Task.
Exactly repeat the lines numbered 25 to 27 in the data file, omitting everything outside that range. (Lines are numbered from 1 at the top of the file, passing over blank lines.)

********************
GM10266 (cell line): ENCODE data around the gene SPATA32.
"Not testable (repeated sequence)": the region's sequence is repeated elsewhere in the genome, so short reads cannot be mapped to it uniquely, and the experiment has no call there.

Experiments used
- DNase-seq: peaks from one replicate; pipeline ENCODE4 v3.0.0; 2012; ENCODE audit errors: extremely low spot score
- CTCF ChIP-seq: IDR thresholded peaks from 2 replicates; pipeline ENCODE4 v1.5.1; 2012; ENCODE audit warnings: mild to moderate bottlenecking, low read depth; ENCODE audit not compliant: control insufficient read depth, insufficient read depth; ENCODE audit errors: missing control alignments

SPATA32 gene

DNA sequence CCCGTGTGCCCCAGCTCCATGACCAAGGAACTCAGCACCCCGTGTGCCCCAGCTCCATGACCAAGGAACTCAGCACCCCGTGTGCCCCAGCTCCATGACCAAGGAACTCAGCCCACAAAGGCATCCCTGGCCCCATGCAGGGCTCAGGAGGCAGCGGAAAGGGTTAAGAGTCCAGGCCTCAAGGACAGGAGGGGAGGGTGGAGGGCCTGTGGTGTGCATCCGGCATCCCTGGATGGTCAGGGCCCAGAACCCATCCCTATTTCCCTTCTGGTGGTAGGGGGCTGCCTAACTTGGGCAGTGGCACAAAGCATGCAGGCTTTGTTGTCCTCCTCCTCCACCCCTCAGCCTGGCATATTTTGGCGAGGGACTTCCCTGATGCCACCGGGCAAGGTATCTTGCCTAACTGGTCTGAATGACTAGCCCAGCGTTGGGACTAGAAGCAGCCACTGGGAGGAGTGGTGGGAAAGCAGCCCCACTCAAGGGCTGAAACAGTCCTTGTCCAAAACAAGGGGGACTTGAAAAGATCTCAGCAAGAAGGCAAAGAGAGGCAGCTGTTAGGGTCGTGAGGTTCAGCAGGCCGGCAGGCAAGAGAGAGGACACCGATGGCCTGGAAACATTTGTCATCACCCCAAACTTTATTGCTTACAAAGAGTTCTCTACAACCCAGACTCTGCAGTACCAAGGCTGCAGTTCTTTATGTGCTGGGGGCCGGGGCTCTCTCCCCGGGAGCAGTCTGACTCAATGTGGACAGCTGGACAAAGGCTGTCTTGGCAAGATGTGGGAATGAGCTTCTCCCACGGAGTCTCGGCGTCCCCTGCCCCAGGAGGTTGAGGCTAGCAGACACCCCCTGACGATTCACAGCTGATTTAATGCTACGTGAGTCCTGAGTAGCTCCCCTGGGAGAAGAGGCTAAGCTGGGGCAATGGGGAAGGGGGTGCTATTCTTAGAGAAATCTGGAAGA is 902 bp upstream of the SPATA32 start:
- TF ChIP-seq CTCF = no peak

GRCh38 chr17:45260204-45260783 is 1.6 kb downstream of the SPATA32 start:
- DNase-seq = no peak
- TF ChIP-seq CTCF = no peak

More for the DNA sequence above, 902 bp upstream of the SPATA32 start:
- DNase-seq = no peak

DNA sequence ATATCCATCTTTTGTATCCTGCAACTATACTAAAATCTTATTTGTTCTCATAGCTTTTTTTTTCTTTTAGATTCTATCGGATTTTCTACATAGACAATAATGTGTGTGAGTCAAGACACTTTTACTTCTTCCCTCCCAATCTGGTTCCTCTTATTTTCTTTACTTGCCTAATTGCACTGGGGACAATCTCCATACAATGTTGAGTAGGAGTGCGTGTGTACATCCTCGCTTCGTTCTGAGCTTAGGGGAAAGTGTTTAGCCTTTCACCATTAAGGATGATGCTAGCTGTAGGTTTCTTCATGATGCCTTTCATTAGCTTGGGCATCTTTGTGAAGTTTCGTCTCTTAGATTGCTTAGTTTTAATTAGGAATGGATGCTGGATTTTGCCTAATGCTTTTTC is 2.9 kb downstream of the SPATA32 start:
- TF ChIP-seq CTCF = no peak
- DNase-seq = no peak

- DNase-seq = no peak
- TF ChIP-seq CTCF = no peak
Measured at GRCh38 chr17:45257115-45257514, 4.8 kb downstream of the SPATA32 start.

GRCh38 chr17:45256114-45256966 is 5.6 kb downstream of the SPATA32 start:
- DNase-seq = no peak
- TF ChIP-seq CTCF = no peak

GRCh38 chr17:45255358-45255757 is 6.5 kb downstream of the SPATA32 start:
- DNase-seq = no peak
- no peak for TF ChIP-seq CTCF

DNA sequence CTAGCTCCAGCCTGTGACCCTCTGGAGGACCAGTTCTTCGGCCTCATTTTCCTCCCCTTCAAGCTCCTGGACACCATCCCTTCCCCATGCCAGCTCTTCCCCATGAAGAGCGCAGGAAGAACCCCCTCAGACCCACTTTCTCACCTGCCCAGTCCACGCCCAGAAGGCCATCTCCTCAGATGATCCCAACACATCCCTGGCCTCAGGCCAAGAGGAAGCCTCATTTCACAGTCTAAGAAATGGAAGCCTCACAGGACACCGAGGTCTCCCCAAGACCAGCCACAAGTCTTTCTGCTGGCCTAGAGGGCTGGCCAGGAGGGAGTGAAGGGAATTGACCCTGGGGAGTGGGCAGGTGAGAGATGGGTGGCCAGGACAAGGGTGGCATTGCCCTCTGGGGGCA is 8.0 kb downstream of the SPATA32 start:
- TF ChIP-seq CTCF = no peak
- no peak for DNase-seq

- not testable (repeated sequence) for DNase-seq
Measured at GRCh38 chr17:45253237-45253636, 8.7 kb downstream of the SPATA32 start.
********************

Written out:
- no peak for TF ChIP-seq CTCF

DNA sequence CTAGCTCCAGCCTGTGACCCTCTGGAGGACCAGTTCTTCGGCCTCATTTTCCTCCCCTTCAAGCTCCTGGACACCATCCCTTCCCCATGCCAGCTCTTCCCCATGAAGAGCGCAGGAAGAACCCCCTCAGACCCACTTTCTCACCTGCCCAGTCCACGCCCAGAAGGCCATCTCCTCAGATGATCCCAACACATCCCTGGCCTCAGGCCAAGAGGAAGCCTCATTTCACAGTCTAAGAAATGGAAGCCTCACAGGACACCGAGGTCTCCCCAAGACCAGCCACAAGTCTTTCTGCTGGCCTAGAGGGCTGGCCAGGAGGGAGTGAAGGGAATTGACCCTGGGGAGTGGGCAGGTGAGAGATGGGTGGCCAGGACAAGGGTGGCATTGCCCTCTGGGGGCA is 8.0 kb downstream of the SPATA32 start:
- TF ChIP-seq CTCF = no peak